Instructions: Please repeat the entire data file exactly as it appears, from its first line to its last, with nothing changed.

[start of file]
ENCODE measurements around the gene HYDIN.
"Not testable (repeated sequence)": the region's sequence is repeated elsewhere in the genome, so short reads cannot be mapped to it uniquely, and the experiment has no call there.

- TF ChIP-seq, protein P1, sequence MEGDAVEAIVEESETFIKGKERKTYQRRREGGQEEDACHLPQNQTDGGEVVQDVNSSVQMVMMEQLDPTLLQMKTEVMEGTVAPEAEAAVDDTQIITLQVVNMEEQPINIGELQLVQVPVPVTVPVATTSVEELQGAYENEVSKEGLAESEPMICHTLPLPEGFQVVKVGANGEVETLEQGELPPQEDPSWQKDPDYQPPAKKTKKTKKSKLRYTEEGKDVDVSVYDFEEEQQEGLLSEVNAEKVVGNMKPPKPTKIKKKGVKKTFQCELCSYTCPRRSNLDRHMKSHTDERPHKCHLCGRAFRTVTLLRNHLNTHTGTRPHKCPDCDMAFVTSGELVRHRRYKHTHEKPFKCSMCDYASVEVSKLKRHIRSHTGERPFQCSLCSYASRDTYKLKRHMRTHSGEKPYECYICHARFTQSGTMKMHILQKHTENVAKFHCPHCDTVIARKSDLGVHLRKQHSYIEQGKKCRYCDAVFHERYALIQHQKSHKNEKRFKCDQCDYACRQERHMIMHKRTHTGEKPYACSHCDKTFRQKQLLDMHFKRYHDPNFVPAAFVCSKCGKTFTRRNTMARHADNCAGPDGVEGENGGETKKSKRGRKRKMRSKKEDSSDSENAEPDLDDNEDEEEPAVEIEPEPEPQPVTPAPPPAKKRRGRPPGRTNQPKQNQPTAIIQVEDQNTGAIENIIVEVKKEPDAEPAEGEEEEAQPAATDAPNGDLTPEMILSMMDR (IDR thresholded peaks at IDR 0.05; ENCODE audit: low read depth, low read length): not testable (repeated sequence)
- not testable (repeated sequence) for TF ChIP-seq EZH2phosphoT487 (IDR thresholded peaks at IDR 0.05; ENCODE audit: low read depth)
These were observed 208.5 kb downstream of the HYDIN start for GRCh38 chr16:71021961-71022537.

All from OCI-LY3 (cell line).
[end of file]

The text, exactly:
ENCODE measurements around the gene HYDIN.
"Not testable (repeated sequence)": the region's sequence is repeated elsewhere in the genome, so short reads cannot be mapped to it uniquely, and the experiment has no call there.

- TF ChIP-seq, protein P1, sequence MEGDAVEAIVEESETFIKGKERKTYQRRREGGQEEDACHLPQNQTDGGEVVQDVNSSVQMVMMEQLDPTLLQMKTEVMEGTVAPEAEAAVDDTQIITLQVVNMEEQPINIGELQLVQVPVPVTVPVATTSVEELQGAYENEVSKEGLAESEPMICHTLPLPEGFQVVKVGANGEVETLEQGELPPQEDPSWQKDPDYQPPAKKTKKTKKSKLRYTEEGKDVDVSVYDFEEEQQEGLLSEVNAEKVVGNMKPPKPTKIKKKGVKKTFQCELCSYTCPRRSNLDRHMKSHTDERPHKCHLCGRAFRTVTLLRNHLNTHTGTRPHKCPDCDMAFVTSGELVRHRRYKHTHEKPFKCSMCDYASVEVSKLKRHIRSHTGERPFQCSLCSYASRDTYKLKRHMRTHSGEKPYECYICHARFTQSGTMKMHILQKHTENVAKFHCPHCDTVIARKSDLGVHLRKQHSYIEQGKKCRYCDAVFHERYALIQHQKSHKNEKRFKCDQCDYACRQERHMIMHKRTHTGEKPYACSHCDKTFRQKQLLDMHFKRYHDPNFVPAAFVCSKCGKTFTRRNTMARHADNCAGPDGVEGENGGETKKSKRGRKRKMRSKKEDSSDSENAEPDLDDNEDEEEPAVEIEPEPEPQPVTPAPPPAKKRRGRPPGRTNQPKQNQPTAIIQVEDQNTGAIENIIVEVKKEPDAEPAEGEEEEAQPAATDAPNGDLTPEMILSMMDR (IDR thresholded peaks at IDR 0.05; ENCODE audit: low read depth, low read length): not testable (repeated sequence)
- not testable (repeated sequence) for TF ChIP-seq EZH2phosphoT487 (IDR thresholded peaks at IDR 0.05; ENCODE audit: low read depth)
These were observed 208.5 kb downstream of the HYDIN start for GRCh38 chr16:71021961-71022537.

All from OCI-LY3 (cell line).